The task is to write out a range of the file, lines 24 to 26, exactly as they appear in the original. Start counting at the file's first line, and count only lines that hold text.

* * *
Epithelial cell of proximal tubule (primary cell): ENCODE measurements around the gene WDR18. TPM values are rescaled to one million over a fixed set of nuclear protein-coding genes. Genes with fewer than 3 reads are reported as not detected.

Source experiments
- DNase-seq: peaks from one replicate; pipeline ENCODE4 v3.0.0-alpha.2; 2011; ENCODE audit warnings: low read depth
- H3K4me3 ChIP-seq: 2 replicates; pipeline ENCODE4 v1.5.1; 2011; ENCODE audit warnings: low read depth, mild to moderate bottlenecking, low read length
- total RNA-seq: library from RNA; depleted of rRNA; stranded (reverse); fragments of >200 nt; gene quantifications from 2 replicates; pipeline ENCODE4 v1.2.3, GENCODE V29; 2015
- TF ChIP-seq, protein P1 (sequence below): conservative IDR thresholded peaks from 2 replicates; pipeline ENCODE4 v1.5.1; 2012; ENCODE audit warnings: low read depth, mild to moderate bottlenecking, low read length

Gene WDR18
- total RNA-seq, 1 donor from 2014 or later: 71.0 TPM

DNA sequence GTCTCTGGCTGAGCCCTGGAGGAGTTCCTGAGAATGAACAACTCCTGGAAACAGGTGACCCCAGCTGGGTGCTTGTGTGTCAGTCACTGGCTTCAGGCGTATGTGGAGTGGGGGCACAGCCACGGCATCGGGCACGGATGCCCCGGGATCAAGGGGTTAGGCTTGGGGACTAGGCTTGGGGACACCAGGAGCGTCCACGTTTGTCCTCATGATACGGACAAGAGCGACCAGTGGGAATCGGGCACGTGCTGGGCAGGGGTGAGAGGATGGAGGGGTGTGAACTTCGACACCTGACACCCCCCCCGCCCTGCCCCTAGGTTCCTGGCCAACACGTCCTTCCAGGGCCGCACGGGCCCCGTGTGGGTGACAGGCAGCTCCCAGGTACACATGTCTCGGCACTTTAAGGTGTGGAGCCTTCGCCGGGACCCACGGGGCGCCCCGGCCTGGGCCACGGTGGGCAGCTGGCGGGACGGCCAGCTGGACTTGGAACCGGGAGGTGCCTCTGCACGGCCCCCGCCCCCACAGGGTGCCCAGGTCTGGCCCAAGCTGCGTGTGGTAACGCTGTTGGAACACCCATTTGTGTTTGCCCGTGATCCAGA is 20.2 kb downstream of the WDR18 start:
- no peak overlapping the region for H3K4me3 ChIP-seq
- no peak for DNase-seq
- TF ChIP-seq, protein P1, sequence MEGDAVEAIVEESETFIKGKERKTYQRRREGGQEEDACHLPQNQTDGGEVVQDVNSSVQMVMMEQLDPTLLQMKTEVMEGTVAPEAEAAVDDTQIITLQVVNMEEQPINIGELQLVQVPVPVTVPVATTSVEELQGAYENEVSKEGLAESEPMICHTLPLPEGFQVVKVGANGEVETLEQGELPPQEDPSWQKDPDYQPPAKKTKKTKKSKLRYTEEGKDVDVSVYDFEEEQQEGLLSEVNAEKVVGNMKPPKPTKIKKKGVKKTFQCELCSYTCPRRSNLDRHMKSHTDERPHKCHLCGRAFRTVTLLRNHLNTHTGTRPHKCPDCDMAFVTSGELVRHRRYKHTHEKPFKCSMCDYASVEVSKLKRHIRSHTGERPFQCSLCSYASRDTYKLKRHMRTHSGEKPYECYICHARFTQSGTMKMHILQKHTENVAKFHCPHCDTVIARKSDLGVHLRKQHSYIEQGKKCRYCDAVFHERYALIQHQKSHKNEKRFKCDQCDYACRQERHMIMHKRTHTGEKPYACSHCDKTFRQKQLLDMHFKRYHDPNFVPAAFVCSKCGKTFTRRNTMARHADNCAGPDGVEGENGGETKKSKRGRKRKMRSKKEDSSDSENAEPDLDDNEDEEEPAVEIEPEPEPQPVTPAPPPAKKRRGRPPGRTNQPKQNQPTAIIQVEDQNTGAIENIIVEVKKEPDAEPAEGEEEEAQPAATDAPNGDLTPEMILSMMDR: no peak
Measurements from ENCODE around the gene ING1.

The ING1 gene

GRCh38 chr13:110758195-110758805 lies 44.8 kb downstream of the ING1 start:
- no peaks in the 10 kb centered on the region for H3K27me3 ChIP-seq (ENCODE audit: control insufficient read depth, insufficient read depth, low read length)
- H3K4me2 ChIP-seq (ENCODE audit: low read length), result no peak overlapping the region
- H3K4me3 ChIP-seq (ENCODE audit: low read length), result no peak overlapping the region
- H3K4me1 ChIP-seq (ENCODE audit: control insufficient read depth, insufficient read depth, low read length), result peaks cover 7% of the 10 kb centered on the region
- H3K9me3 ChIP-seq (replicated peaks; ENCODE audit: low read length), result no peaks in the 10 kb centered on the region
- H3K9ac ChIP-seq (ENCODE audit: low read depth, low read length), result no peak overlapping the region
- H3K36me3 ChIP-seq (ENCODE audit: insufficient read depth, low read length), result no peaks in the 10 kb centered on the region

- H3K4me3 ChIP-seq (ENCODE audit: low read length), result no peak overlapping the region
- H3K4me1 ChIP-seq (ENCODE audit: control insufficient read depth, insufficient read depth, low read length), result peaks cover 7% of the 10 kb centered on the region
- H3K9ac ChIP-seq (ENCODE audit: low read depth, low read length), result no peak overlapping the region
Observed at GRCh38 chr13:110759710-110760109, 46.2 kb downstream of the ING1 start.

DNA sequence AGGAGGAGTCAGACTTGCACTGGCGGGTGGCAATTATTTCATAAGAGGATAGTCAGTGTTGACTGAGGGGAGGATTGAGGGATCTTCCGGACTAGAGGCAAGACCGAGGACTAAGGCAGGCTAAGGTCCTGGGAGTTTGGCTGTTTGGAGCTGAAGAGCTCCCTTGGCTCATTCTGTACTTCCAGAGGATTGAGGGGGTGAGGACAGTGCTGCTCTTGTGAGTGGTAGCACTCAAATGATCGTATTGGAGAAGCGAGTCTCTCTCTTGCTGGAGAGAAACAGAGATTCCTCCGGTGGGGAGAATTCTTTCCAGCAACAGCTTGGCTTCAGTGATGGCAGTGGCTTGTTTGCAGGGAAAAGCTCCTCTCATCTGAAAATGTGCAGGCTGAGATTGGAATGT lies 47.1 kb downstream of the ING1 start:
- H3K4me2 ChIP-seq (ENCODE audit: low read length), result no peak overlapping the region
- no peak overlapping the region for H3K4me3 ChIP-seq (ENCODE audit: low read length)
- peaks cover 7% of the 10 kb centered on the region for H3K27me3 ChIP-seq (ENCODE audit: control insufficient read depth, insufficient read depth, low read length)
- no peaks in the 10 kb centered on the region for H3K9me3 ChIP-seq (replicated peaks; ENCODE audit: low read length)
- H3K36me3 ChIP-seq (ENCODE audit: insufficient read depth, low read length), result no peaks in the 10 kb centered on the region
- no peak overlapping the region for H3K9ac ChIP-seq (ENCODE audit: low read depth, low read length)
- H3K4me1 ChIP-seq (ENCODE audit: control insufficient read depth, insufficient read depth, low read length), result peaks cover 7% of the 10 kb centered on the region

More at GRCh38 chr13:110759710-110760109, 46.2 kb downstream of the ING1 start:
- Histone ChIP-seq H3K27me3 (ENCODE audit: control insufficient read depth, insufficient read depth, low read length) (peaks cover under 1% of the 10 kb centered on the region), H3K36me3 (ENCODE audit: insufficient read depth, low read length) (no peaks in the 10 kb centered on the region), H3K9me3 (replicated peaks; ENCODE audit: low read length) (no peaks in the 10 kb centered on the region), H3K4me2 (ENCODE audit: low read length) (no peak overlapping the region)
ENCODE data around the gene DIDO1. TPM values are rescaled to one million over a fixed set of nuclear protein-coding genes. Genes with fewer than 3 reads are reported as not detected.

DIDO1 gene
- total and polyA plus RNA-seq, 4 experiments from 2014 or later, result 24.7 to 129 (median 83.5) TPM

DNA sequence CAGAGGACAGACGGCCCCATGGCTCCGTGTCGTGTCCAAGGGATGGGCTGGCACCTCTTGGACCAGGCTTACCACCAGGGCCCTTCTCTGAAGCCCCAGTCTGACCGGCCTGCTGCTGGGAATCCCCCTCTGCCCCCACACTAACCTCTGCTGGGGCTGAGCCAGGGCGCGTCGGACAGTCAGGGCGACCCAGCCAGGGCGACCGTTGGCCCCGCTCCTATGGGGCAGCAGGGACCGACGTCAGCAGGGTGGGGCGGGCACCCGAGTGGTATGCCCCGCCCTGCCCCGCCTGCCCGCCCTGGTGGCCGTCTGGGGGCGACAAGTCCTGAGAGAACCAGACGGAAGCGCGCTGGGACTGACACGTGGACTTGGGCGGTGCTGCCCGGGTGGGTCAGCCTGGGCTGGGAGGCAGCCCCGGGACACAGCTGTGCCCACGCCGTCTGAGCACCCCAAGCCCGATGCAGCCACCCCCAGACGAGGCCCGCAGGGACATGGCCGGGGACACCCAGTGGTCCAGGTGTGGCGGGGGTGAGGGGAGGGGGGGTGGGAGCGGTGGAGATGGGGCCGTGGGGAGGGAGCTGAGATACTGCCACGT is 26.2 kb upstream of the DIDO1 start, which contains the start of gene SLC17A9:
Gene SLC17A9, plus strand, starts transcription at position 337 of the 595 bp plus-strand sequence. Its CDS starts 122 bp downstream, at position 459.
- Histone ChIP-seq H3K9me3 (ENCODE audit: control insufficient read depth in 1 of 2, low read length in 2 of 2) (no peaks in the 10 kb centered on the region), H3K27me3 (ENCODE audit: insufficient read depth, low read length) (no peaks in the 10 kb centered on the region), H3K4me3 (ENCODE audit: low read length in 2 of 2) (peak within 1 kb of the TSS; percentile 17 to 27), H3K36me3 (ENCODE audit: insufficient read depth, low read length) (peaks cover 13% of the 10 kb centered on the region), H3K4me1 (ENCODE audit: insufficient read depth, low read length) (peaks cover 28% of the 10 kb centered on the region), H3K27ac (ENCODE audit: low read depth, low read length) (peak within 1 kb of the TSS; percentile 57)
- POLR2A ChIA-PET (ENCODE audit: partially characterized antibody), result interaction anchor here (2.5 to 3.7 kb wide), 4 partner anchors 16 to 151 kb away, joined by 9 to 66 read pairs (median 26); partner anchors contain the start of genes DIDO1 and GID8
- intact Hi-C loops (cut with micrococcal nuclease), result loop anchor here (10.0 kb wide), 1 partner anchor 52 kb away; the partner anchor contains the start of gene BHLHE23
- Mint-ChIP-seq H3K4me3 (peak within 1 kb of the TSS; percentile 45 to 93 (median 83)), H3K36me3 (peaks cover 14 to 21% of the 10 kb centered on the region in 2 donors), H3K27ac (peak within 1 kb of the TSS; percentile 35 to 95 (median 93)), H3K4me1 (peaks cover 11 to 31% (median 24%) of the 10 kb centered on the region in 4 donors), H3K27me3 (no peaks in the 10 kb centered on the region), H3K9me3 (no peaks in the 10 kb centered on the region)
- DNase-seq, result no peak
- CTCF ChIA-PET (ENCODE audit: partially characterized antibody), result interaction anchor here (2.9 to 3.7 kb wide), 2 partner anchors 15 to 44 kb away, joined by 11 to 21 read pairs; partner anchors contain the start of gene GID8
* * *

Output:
- H3K4me1 ChIP-seq (ENCODE audit: control insufficient read depth, insufficient read depth, low read length), result peaks cover 7% of the 10 kb centered on the region
- H3K9ac ChIP-seq (ENCODE audit: low read depth, low read length), result no peak overlapping the region
Observed at GRCh38 chr13:110759710-110760109, 46.2 kb downstream of the ING1 start.